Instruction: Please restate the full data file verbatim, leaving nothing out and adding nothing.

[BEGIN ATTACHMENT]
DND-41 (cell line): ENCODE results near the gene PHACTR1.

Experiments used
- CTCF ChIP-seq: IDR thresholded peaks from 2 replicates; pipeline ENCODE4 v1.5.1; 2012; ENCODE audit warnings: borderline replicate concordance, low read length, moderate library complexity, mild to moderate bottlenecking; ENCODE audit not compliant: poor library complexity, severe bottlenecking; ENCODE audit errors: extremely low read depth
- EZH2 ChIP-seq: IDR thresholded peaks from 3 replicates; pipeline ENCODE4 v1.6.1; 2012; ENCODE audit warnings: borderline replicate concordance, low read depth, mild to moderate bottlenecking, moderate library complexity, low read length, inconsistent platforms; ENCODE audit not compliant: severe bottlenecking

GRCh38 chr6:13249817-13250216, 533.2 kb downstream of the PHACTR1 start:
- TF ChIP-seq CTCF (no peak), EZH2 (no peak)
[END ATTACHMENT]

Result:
DND-41 (cell line): ENCODE results near the gene PHACTR1.

Experiments used
- CTCF ChIP-seq: IDR thresholded peaks from 2 replicates; pipeline ENCODE4 v1.5.1; 2012; ENCODE audit warnings: borderline replicate concordance, low read length, moderate library complexity, mild to moderate bottlenecking; ENCODE audit not compliant: poor library complexity, severe bottlenecking; ENCODE audit errors: extremely low read depth
- EZH2 ChIP-seq: IDR thresholded peaks from 3 replicates; pipeline ENCODE4 v1.6.1; 2012; ENCODE audit warnings: borderline replicate concordance, low read depth, mild to moderate bottlenecking, moderate library complexity, low read length, inconsistent platforms; ENCODE audit not compliant: severe bottlenecking

GRCh38 chr6:13249817-13250216, 533.2 kb downstream of the PHACTR1 start:
- TF ChIP-seq CTCF (no peak), EZH2 (no peak)